Recently, I’ve been drawn to doing my random acts of kindness anonymously. No fanfare, no blog posts, no photographic proof of what I’ve done or who I’ve helped. Just me doing my thing, without attrition or acknowledgment.
It’s been a time of solace: balancing the changing tides of people and passions with small little acts that bring me joy. Not quite blog-worthy some might argue.
In fact, there was a part of me even contemplating if my journey as a blogger had come to an end. After all, I started this project four years ago, with exactly 236 stories shared online – quite a few more than my original vision of 40 RAKs for 40 years.
Was the effort worth the impact? Did the countless hours of writing, editing, and revising make any difference at all? Were the stories becoming stale from repetition? Did anyone even read my blog anymore?
Oh, the pondering of my soul.
Then I received an email from WBUR, a public radio station out of Boston, that wanted to spotlight our story about Secret Sisters on their radio show. That’s when it hit me:
Our stories matter.
Your story. My story. The pain, the joy, the questioning, the wonder. Our stories help us connect in this digital age and for some, may be a lifeline for comfort or peace. Our stories engage. Enthrall. Inspire. They give people hope to keep pushing on no matter the circumstance.
So it’s in this mindset I’m carving out time today to write. To share. To show. Not for the pat-on-the-back. Not to gain notoriety. For no other reason than our stories matter and some stories must be told.
For the past two months, I’ve been working with Erika Lantz, an associate producer of WBUR, to share the story of Secret Sisters to a larger audience. She and her staff have worked tirelessly to learn more about sweet Nate Metheny, the lifetime of memories he created in only six years of life, and the impact Secret Sisters had in his family’s journey through the painstaking days, weeks, and months of overwhelming grief and sadness following his passing.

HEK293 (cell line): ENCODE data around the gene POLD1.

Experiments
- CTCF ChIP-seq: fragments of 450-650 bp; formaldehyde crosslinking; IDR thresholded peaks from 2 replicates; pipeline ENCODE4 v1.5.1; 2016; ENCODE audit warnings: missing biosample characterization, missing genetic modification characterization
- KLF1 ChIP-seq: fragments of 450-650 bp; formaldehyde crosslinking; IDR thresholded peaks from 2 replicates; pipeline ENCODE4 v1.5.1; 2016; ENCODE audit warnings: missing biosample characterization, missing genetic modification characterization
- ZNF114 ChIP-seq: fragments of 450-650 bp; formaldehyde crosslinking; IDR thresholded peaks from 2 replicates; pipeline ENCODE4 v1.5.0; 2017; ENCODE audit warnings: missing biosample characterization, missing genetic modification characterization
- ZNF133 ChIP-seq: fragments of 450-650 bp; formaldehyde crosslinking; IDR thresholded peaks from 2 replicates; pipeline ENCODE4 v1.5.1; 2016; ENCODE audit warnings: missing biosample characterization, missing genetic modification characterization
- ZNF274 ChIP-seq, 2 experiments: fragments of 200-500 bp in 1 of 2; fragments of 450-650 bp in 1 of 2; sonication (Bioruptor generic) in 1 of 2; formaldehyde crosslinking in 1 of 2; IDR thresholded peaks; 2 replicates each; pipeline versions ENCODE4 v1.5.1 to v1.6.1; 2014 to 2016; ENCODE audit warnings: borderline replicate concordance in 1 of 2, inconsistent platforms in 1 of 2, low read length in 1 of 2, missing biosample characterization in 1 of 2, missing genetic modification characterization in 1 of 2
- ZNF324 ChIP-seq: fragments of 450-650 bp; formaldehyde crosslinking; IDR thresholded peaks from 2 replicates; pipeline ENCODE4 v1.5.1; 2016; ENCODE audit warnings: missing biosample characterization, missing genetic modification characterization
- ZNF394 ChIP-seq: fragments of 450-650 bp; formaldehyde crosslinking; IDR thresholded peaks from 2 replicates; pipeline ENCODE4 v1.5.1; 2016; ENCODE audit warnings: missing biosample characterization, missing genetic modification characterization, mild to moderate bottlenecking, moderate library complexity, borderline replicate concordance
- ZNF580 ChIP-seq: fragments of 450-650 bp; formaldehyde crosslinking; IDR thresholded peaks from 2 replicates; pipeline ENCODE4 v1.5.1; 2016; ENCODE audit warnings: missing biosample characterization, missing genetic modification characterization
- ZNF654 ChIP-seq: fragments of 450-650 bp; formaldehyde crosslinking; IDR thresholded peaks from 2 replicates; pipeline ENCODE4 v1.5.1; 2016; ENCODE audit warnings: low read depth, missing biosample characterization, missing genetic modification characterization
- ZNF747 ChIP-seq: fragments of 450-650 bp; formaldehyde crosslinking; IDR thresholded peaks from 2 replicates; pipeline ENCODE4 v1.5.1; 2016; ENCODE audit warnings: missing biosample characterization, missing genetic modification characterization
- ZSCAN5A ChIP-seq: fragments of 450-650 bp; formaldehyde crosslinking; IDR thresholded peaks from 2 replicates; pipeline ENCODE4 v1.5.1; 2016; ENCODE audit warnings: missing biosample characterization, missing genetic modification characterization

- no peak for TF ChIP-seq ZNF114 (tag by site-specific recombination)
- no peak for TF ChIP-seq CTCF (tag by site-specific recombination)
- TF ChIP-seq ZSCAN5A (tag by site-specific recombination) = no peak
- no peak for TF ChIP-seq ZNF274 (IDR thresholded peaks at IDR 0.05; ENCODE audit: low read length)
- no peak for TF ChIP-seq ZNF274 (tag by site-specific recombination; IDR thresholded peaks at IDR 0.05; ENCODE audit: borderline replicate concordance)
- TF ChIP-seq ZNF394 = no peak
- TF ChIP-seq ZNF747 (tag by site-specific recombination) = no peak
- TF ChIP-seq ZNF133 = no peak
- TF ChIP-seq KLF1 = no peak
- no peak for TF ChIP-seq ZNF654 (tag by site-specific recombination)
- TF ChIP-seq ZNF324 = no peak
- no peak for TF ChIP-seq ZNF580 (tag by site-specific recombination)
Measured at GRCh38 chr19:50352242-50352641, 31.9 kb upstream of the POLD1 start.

It was a tough story to write; even tougher to speak aloud.
On Tuesday, December 20, the radio show went live, merging snippets of conversations from Nate’s family and myself with Erika’s storytelling skills to produce a seven-minute recap of Secret Sisters. I was almost too nervous to listen to the show with so many worries swirling through my brain. “What if I rambled too much? What if I sounded like a fool? Would I be able to do any justice whatsoever to all the ways Secret Sisters worked together seamlessly to love on this family? This story is not about me!”
Then, I overcame my fear and clicked the play button. I listened to the broadcast with tears filling my eyes. I was reminded yet again:
Our stories matter.
If I don’t tell my story, who will?
Even though we are still a week away from New Year’s Resolutions, I’m making one right now. I’m going to keep telling my stories. I’m going to overcome the fear of public criticism and continue to share my journey as one of the many kindness advocates out there. Because, even though my stories may seem simple and trite, they matter.
I wish you blessings this holiday season as your hearts turn toward others in love. I also encourage you to reach out beyond you comfort zone and share your stories of kindness. It may seem inconsequential at the time, but your story has the power to change the hearts of many.
If you would like to hear the radio broadcast of Secret Sisters, click here. (To listen to the podcast, click the red play button on the website.)
May your heart be touched by our journey.
1 thought on “Our Stories Matter”
Thank you so much for sharing this! I’ve missed your writing and your stories you share. This one had me in tears. Sweet Nate will always be remembered. He was such a sweet, funny little boy and I was so blessed to have played with him for a long while. This story took me back to that shocking day, then I had to smoke thinking of how many smiles he brought in to this world with his silliness. Keep sharing. The stories do matter♡